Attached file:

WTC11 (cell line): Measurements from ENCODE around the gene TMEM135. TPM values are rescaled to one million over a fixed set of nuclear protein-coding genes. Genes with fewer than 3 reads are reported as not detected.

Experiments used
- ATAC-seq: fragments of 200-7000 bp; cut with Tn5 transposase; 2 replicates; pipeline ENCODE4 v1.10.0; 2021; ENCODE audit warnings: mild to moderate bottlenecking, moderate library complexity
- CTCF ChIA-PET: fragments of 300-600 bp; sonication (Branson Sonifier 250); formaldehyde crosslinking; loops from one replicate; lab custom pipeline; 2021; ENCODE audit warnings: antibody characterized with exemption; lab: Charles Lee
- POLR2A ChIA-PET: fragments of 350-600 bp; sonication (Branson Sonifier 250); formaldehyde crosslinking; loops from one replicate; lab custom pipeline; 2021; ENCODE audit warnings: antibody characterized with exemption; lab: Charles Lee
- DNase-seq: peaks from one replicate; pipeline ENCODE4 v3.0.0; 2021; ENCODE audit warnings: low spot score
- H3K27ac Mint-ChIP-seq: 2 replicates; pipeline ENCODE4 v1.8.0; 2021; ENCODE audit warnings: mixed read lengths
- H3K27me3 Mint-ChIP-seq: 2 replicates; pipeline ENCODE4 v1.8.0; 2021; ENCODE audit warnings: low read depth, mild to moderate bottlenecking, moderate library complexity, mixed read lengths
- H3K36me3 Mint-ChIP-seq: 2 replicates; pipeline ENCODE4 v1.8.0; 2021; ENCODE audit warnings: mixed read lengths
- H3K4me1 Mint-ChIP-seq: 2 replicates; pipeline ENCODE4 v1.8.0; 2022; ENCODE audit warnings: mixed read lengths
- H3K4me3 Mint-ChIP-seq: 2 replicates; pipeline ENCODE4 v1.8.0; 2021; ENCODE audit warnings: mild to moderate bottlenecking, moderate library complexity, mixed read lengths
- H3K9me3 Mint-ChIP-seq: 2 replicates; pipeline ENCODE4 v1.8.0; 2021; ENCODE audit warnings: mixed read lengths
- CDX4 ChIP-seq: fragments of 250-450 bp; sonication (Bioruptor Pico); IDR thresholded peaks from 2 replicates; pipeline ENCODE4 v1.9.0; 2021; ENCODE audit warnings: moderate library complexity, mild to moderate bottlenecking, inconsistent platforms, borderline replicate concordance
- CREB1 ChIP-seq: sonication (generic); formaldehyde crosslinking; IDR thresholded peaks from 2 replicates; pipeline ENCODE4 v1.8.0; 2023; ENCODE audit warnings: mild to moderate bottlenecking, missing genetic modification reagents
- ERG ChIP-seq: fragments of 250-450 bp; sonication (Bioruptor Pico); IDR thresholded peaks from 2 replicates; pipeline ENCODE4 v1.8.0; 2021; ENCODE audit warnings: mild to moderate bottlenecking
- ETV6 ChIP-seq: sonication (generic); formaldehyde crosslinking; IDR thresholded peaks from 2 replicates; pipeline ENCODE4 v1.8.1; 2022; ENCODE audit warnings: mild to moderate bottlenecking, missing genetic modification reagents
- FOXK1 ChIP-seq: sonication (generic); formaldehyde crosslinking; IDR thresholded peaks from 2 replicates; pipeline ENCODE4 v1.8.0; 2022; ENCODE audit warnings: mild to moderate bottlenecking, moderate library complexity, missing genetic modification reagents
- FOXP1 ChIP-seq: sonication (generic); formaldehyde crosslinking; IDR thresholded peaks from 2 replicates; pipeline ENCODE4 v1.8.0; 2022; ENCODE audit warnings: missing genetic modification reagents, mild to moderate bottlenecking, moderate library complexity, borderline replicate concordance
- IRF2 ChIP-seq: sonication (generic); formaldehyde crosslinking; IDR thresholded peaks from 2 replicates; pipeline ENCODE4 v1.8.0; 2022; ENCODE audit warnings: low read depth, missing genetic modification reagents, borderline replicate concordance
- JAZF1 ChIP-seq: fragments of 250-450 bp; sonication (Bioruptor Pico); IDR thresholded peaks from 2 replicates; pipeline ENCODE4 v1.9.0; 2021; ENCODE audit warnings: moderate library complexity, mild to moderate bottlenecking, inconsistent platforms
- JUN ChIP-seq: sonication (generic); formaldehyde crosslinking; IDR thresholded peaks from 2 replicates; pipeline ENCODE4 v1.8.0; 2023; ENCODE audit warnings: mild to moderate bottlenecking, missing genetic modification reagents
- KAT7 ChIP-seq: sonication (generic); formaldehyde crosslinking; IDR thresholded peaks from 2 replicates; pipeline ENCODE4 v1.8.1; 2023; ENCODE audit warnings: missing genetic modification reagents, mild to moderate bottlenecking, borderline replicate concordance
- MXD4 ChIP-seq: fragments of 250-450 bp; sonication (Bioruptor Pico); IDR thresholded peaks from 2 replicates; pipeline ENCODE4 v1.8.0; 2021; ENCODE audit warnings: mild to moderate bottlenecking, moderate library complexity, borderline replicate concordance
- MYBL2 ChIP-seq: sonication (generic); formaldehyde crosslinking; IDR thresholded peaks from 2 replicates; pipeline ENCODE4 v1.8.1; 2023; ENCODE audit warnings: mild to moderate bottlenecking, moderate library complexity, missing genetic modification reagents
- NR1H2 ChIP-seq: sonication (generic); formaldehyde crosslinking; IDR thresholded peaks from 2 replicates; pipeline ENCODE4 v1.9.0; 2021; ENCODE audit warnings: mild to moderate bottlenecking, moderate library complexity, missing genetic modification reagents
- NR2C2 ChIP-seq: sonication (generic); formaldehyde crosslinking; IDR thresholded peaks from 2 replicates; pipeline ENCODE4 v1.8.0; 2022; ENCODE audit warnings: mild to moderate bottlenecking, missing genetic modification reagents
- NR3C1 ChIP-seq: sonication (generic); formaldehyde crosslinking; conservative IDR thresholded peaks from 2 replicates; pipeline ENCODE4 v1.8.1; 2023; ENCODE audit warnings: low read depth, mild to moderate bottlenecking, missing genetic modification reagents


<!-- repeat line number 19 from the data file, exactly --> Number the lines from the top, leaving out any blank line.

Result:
- IRF2 ChIP-seq: sonication (generic); formaldehyde crosslinking; IDR thresholded peaks from 2 replicates; pipeline ENCODE4 v1.8.0; 2022; ENCODE audit warnings: low read depth, missing genetic modification reagents, borderline replicate concordance